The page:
We talk a lot about the talent gap businesses are facing in many STEAM jobs, but perhaps don’t focus enough on the interest gap that may exist for students between STEAM education and STEAM careers.
So, What do you Want to Be When you Grow Up?
In the Imagination Report, a collaboration between New York Life and Fatherly, a survey of more than 1,000 kids younger than 12 revealed how influential parents, educators, and caregivers can be inspiring kids. While at such a young age it’s less telling what they want to be, as overall little has changed over the years with roles like doctor, veterinarian, and police officer topping the list, but more evident what emphasis and media can do. For example, in 2017, girls were more likely to select STEM careers, an indication some of the recent focus on STEM fields, especially for women, is turning the tide.
While it’s natural for kids to play doctor and make general plans to become one, it’s another (more rare) thing for them to understand the hard skills they’ll need in order to actually become one. We need to change the way we approach STEAM education to inspire students to develop skills that will align with the STEAM career they wish to pursue through non-traditional programs.
Looking at students closer to the workforce, some STEM jobs are making the list for Gen Z, with a reported 19% of Gen Z applications for the software engineer role, according to Glassdoor.
Despite some of this buzz around general roles, the ever-widening skills gap suggests that maybe technical education should include more than just a run-down of STEAM skills, but also ignite interest in STEAM industries on the whole.
Linking Classroom STEAM Learning with Real STEAM Contributions
STEAM is so much more than only software development and engineering, and Julie Feest, CEO of the Engineering Development Trust (EDT) writes in Education Business that one key solution is for business and education to sync up and provide future professionals with a real understanding of how their STEM classroom learning connects with the business world – and often in a meaningful way.
Let’s use the typical chart-topper for kid career aspiration: doctor. While it’s natural for kids to play doctor and make general plans to become one, it’s another (more rare) thing for them to understand the hard skills they’ll need in order to actually become one.
In the U.S. Chamber of Commerce Foundation’s digital STEM Scholars program, they’re focusing on just that, and Liz Rowan, Director of Marketing, EVERFI, says one of the key takeaways is these middle school aged students’ ability to convey an understanding of the skills they’ll need to pursue their career paths. Many students in the program also said they wouldn’t have been aware of STEM careers if they hadn’t specifically explored them in the program.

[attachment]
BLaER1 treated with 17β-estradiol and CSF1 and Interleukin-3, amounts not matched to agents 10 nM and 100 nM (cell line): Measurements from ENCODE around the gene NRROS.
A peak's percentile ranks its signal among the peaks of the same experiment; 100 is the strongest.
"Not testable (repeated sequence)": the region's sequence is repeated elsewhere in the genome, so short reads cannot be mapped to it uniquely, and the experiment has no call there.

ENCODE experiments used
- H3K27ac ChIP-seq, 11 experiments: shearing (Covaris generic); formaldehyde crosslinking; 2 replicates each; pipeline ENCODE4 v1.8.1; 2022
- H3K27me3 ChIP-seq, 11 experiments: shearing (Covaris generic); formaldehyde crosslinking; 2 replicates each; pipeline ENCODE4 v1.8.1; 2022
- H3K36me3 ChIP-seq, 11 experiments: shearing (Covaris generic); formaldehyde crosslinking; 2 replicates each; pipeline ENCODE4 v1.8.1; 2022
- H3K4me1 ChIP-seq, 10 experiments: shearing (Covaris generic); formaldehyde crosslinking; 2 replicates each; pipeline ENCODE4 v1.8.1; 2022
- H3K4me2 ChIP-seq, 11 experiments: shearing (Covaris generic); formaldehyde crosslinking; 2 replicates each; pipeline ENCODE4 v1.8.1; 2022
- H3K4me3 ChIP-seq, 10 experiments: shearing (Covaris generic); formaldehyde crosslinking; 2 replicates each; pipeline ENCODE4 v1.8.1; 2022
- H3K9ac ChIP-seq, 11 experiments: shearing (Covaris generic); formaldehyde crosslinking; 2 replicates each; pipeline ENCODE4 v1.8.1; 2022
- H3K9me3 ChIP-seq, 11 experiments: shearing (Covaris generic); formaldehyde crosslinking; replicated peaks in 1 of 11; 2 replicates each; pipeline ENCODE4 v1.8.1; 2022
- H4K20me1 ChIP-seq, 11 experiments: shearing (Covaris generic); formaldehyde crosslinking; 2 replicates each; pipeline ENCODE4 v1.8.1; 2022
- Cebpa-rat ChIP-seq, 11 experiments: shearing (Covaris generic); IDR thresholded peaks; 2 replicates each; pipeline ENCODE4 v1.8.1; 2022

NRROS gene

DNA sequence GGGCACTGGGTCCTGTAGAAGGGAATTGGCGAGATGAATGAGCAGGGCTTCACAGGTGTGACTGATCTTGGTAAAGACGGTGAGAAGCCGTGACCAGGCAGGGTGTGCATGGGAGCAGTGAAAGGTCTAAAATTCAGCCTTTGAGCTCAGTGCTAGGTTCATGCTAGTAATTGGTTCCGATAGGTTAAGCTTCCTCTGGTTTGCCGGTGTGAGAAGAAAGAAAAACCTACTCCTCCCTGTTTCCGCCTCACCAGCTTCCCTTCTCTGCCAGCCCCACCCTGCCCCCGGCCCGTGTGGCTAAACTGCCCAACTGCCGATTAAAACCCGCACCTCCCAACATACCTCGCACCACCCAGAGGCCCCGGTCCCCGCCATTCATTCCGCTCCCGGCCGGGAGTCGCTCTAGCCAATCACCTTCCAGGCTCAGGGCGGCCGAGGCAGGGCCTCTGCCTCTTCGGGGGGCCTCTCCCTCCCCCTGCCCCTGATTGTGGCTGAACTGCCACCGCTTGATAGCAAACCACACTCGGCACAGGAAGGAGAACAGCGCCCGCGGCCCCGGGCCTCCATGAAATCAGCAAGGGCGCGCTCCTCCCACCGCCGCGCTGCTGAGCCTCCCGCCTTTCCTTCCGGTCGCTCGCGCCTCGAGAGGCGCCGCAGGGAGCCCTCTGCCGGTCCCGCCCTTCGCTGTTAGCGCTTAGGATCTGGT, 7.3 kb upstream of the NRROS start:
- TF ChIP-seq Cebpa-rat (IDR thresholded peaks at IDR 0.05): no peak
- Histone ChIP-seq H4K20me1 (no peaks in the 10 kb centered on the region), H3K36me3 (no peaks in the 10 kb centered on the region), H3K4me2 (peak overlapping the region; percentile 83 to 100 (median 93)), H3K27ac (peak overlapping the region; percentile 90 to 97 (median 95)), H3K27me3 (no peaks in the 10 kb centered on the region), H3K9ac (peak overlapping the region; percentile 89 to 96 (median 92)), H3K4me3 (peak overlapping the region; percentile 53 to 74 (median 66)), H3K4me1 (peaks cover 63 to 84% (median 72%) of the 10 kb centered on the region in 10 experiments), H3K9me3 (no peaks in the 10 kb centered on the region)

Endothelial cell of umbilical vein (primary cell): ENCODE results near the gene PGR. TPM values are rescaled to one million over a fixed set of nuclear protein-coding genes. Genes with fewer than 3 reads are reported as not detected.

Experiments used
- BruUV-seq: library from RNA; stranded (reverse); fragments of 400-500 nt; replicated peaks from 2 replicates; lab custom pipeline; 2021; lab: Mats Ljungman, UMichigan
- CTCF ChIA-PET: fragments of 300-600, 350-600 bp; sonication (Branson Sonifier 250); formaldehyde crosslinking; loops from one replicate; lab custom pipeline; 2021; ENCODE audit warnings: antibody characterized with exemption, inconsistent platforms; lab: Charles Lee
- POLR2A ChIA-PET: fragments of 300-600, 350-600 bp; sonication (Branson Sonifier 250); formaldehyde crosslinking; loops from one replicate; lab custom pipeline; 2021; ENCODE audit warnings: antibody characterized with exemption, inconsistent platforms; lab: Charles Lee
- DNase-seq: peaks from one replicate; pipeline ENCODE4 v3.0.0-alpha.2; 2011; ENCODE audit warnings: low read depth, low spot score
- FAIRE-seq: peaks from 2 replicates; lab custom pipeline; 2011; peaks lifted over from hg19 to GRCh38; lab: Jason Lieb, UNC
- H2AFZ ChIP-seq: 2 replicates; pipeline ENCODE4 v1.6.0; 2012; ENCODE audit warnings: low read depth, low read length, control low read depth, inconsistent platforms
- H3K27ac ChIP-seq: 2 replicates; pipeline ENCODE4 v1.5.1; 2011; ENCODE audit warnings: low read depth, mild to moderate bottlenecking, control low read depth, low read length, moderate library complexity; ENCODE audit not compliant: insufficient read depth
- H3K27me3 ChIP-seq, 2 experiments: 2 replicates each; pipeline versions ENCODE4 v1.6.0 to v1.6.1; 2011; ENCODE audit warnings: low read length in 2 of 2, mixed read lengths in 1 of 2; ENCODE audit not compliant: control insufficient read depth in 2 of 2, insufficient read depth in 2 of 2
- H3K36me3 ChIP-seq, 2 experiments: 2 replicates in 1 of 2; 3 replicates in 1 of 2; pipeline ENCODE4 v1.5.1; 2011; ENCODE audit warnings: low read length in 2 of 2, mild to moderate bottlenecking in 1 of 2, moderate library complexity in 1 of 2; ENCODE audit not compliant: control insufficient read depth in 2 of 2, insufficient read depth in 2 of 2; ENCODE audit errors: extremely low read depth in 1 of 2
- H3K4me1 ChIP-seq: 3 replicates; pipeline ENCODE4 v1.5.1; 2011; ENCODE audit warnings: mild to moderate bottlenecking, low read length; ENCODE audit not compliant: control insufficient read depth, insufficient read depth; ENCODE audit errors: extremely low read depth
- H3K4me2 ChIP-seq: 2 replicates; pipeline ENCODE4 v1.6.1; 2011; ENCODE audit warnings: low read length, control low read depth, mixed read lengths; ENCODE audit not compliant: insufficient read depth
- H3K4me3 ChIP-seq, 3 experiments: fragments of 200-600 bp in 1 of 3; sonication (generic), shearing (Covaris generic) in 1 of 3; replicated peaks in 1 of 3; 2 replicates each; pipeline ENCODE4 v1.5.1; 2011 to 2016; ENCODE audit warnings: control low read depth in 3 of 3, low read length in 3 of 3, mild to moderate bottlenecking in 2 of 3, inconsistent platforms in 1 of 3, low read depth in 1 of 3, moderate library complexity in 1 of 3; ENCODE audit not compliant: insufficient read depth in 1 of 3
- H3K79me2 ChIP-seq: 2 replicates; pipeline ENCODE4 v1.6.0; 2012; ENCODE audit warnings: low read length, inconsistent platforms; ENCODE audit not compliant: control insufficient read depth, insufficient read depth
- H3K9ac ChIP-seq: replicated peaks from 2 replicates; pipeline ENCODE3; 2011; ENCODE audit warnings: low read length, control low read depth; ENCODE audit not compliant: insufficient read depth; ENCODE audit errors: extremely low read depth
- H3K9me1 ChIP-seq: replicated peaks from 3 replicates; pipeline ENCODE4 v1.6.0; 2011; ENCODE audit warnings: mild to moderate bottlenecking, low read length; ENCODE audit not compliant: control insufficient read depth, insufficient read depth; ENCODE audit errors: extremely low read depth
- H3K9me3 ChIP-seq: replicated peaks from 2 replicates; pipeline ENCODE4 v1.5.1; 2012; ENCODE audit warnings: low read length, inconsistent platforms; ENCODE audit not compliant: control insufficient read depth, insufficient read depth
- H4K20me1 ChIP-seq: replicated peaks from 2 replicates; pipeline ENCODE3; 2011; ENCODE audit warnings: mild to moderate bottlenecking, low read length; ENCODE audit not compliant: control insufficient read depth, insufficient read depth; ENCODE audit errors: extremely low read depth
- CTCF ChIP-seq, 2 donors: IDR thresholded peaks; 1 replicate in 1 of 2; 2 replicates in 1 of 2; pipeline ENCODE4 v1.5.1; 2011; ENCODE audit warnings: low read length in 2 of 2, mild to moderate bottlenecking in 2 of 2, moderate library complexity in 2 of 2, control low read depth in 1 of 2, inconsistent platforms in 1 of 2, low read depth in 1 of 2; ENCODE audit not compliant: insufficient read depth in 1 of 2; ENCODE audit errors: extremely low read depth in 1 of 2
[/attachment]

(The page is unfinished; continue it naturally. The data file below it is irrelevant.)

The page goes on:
Connecting the Dots
We’ve all heard (or maybe even lodged) the age-old complaint in a math class: When am I ever going to need this in real life? And if it’s a rite of passage for school kids, it’s also a serious problem. One of the problems could be simply the implementation in a traditional school, Associate Professor P John Williams, of the Centre of Science and Technology Education Research at the University of Waikato, New Zealand, argues.
Sometimes, even when schools are prioritizing STEAM education, it’s having little to no inspirational effect on students. For example, the Raytheon Co., one of Massachusetts' leading employers of STEM professionals, surveyed 1,000 middle school students around the U.S. for their preference: math homework, or eating broccoli. The majority (56%) said broccoli.
“Despite the hundreds of thousands of well educated people who spend their lifetimes devising ways (pedagogy) and means (content) of capturing children’s interest in the things that go on in school, children steadfastly and consistently are much more interested in what goes on outside school,” Williams writes.
And so, it would seem, we need to approach the STEAM education and process of rooting it in future careers outside traditional classroom norms, instead of continuing to instruct on the necessary skill sets in a vacuum, devoid of any practical experiences or tangible connection to its future value. Our students, and our future workforce, will thank us for it.
We’re inspiring a passion for STEAM in education to spark interest in STEAM careers.
Education Unbound is building up STEAM in education and help connecting the dots between STEAM skills and stimulating STEAM careers by implementing non-traditional, forward looking programs. Learn how you can join our efforts by visiting http://www.educationunbound.org/programs.